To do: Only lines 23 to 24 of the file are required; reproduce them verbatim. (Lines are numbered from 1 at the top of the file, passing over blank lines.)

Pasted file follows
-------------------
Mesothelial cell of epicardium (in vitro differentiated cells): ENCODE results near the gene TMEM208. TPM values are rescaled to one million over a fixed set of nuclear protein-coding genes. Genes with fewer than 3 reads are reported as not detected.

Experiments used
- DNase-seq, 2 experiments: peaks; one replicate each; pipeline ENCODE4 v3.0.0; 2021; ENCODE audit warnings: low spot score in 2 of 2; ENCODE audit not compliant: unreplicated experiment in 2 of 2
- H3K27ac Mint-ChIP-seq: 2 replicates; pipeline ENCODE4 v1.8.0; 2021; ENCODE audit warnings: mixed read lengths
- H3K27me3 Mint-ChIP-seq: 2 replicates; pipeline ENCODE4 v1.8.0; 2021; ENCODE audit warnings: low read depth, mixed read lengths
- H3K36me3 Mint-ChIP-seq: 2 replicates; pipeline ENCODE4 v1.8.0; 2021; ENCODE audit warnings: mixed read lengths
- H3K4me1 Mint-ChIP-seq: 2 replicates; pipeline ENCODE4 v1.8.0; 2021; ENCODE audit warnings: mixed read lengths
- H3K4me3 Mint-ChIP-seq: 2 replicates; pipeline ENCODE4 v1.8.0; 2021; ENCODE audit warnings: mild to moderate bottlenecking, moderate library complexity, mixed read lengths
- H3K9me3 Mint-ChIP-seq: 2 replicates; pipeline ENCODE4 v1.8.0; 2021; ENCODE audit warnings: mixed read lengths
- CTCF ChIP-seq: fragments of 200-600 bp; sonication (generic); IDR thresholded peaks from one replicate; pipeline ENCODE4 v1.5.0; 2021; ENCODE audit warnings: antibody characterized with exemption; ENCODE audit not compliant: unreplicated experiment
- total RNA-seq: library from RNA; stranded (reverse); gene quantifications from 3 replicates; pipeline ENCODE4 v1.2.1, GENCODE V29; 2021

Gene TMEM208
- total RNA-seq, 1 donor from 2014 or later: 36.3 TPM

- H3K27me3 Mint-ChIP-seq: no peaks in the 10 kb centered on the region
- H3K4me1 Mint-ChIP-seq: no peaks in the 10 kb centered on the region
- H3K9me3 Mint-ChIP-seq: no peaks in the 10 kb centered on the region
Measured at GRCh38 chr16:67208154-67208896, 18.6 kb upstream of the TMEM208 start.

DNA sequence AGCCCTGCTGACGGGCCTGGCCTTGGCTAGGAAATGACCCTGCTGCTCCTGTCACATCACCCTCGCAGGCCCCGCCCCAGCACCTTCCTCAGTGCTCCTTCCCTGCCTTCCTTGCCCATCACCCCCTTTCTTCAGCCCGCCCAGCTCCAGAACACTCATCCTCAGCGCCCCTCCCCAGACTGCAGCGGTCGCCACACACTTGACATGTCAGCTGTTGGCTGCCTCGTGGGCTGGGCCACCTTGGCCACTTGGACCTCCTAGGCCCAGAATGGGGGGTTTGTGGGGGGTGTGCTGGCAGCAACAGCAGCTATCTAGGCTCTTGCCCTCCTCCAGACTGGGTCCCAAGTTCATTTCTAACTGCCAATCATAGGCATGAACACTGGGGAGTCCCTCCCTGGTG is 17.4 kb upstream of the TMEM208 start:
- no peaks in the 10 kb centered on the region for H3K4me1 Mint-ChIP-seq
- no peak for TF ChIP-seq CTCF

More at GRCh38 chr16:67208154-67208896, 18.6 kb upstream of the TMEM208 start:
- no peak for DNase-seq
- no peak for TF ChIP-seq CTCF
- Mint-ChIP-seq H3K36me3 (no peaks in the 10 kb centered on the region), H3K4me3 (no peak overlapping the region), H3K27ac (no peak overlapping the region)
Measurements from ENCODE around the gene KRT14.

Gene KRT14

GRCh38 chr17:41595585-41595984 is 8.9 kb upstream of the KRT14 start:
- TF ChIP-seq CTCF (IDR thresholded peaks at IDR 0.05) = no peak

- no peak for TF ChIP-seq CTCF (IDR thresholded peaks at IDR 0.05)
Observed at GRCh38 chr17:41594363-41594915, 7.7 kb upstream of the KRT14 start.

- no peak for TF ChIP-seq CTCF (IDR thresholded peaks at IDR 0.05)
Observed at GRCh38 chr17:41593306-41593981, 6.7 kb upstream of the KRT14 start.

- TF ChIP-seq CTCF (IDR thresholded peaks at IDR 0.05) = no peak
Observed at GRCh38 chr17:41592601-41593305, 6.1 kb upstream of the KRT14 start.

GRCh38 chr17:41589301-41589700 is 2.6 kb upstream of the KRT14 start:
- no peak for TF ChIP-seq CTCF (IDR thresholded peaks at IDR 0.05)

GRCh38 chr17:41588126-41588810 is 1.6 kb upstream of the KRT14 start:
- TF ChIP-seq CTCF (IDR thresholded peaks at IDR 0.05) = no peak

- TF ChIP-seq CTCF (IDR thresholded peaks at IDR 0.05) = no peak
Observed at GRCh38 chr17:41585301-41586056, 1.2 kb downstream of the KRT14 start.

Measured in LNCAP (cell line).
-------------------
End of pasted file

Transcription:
- no peak for TF ChIP-seq CTCF
- Mint-ChIP-seq H3K36me3 (no peaks in the 10 kb centered on the region), H3K4me3 (no peak overlapping the region), H3K27ac (no peak overlapping the region)